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Observation Letter
88 (
5
); 656-657
doi:
10.25259/IJDVL_505_20
pmid:
35841350

Halo phenomenon is not restricted to melanocytic lesions

Department of Dermatology, Başkent University Faculty of Medicine, Ankara, Turkey
Corresponding author: Dr. Ayşe Tunçer Vural, Department of Dermatology, Başkent University Faculty of Medicine, Ankara, Turkey. ayse.tunce@gmail.com
Licence
This is an open-access article distributed under the terms of the Creative Commons Attribution-Non Commercial-Share Alike 4.0 License, which allows others to remix, transform, and build upon the work non-commercially, as long as the author is credited and the new creations are licensed under the identical terms.

How to cite this article: Tunçer Vural A, Güleç AT. Halo phenomenon is not restricted to melanocytic lesions. Indian J Dermatol Venereol Leprol 2022;88:656-7.

Sir,

The halo phenomenon is characterized by the destruction of melanocytes around a skin lesion leading to a peripheral hypo- or depigmented halo. The most common form of the halo phenomenon is the halo nevus in which the halo is observed around a melanocytic nevus.1 Nevertheless, there are a few cases of non-melanocytic lesions such as angioma, basal cell carcinoma and neurofibroma presenting with halo phenomenon in the literature.2,3 Only a few reports published so far have documented halo phenomenon in seborrhoeic keratosis.4,5

A 71-year-old man presented with a 20-year history of numerous scaly brownish skin lesions on his body. His medical history was unremarkable. Dermatologic examination revealed multiple well-defined, yellowish-brown, hyperkeratotic plaques of 5-20 mm diameter on his trunk. Five of these lesions were encircled by a depigmented halo [Figures 1a and b]. Dermoscopic examination of the sharply demarcated brown lesions by a computerized polarized light videodermatoscope (FotoFinder Dermoscope; TeachScreen Software GmbH, Bad Birnbach, Germany) disclosed comedo-like openings, milia-like cysts and/or brain-like appearance, while depigmented areas encircling these five lesions were observed as white structureless areas [Figures 2a and b]. The patient was diagnosed with seborrheic keratosis with halo phenomenon. He was not aware of the white rings surrounding the lesions and denied any history of trauma or sunburn. The patient was asked to follow up in 3 months but was lost to follow-up.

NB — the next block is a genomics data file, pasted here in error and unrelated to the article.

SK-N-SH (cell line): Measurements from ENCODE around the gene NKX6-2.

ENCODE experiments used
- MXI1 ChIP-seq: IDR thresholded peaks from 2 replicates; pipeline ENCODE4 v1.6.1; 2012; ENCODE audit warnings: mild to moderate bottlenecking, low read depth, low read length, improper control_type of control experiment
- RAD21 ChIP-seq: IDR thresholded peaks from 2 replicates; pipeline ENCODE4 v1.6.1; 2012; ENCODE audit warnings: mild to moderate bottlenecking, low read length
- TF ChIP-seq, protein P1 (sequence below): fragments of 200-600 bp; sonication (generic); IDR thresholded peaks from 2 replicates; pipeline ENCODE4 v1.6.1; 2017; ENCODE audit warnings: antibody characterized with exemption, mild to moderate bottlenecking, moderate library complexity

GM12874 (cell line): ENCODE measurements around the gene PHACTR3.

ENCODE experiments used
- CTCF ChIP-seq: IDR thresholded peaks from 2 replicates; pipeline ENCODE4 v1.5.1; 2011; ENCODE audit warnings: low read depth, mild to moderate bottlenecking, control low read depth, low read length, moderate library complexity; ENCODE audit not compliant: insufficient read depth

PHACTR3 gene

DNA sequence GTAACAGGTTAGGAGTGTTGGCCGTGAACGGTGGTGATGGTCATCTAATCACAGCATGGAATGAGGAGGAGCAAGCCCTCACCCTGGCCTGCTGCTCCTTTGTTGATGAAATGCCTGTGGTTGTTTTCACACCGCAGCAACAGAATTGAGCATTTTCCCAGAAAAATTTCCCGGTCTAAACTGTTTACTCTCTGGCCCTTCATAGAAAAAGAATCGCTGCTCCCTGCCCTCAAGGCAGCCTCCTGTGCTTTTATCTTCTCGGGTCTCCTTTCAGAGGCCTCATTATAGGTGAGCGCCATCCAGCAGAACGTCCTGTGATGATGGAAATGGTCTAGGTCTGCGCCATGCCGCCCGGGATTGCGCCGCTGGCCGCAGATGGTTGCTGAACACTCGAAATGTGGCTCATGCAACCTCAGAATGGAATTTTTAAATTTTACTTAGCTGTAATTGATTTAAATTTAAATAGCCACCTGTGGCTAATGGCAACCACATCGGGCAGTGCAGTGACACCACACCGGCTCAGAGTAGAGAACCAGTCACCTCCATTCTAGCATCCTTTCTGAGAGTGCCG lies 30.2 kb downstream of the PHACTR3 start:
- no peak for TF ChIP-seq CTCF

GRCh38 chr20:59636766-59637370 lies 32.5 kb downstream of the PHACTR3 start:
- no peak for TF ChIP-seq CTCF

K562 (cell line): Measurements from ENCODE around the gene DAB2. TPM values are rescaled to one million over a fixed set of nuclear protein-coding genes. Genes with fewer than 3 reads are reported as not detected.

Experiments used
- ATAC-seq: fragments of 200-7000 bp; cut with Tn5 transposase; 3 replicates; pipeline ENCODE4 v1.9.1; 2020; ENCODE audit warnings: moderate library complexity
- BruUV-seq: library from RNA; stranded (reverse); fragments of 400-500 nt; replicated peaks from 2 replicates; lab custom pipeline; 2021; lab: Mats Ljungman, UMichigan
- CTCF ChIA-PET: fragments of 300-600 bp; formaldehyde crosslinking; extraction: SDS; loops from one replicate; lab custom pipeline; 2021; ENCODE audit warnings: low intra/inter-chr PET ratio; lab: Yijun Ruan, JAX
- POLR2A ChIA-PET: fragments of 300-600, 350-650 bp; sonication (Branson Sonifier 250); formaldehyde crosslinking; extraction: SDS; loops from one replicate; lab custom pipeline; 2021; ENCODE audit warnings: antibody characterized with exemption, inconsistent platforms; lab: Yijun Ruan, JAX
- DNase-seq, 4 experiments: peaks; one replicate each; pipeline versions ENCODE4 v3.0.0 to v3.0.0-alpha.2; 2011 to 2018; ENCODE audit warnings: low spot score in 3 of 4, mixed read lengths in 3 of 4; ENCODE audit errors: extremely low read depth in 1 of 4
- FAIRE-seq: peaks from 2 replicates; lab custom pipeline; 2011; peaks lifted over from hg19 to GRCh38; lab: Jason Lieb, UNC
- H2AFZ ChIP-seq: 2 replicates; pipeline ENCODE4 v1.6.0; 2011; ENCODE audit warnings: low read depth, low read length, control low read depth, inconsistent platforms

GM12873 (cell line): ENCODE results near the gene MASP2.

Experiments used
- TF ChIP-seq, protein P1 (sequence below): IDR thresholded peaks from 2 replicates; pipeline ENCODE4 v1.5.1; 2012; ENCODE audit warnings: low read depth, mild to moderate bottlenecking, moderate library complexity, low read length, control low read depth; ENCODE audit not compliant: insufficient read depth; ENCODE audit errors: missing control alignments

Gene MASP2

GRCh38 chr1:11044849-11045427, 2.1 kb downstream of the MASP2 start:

Figures 1a and b:: Numerous seborrheic keratosis encircled with white halos (arrows) located on the abdomen (a) and the back (b)
Figures 2a and b:: White structureless areas surrounding seborrheic keratosis that display comedo-like openings, milia-like cysts, or brain-like appearance on dermoscopy (original magnifications: a-b ×20)

Halo nevus was first described by Hebra in 1874. However, its etiopathogenesis is not well understood. It is believed to result from an auto-immune response against melanocytes. Sunburn or local skin trauma are suggested triggers that could lead to initiation of self-reactivity, albeit most cases are idiopathic. In its typical course, the melanocytic lesion located in the centre fades away in time, eventually disappearing completely.

In 1983, Migally et al. published the first case of seborrheic keratosis with halo phenomenon. The patient had both vitiligo and seborrheic keratosis, and some of the seborrheic keratosis on his back were encircled with white halos.4 A second case with similar findings was reported in 1993. Interestingly, that 69-year-old man had been simultaneously diagnosed with colon carcinoma, and the whitish halos around seborrheic keratosis had disappeared after colon surgery. It was hypothesized by the authors that appearance of white halos could have been provoked by an immune mechanism initiated by his colon cancer.5 In the present case no definite predisposing factors like sunburn or skin trauma or concomitant disease could be identified.

The halo phenomenon can rarely be seen around seborrheic keratoses, and may arise without an associated autoimmune disease or an underlying malignancy.

Declaration of patient consent

The authors certify that they have obtained all appropriate patient consent.

Financial support and sponsorship

Nil.

Conflicts of interest

There are no conflicts of interest.

References

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